W.W.: Then deliberately looking for any known meaning or object in an abstract painting would distract you immediately from ever appreciating it as you should?

J.P.: I think it should be enjoyed just as music is enjoyed—after a while you may like it or you may not. …I think at least give it a chance.

W.W.: Well, I think you have to give anything the sort of chance. A person isn’t born to like good music, they have to listen to it and gradually develop an understanding of it or liking for it. If modern painting works the same way—a person would have to subject himself to it over a period of time in order to be able to appreciate it.

J.P.: I think that might help, certainly.

W.W.: Mr. Pollock, the classical artists had a world to express and they did so by representing the objects in that world. Why doesn’t the modern artist do the same thing?

J.P.: …The modern artist is living in a mechanical age and we have a mechanical means of representing objects in nature… is working and expressing an inner world…expressing the energy, the motion, and other inner form. 2

W.W.: Would it be possible to say that the classical artist expressed his world by representing the objects, whereas the modern artist expresses his world by representing the effects the objects have upon him?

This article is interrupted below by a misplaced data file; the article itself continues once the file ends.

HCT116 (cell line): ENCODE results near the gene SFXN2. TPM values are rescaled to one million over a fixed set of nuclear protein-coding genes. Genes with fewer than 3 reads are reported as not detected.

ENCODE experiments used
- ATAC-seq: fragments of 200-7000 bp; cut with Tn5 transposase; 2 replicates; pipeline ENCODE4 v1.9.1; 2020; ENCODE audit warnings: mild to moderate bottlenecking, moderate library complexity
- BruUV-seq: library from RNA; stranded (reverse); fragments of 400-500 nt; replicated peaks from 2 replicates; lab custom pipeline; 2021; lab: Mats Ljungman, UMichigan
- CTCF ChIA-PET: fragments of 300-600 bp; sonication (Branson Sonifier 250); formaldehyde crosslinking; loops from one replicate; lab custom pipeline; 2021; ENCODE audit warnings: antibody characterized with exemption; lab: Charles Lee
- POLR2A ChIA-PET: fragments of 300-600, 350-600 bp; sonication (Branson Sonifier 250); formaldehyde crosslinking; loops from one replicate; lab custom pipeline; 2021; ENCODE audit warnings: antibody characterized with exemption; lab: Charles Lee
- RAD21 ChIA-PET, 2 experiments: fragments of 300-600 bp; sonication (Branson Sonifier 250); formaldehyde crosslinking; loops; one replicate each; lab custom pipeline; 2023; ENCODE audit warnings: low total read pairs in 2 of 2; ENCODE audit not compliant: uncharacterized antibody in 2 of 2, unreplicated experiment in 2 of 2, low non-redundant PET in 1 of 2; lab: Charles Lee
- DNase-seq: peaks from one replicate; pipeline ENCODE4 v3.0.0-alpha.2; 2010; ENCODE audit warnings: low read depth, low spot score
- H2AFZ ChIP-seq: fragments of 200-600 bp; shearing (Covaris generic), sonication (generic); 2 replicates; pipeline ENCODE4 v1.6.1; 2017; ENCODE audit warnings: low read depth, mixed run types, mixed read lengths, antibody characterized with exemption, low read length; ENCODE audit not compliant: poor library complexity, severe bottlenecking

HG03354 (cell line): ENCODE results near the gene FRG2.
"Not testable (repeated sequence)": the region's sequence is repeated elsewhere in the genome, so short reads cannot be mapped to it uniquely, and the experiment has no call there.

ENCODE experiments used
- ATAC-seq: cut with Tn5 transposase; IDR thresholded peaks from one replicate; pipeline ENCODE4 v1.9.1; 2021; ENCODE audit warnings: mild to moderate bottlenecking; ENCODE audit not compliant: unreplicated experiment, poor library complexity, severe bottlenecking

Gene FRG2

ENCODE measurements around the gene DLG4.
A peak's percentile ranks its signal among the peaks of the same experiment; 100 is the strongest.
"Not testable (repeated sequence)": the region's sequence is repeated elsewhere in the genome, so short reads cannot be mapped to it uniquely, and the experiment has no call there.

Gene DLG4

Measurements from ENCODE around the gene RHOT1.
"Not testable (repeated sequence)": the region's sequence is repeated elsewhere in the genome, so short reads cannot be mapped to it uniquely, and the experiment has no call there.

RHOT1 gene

J.P.: Yes, the modern artist is working with space and time, and expressing his feelings rather than illustrating.

W.W.: Well, Mr. Pollock, can you tell us how modern art came into being?

J.P.: …It’s a part of a long tradition dating back with Cezanne, up through the cubists, the post-cubists, to the painting being done today.

W.W.: Then, it’s definitely a product of evolution?

J.P.: Yes.

W.W.: Shall we go back to this method question that so many people today think is important? Can you tell us how you developed your method of painting, and why you paint as you do?

J.P.: Method is… a natural growth out of a need, and from a need the modern artist has found new ways of expressing the world about him….I paint on the floor and this isn’t unusual—the Orientals did that.

W.W.: How do you go about getting the paint on the canvas? I understand you don’t use brushes or anything of that sort, do you?

J.P.: Most of the paint I use is a liquid, flowing kind of paint. The brushes I use are used more as sticks rather than brushes—the brush doesn’t touch the surface of the canvas, it’s just above.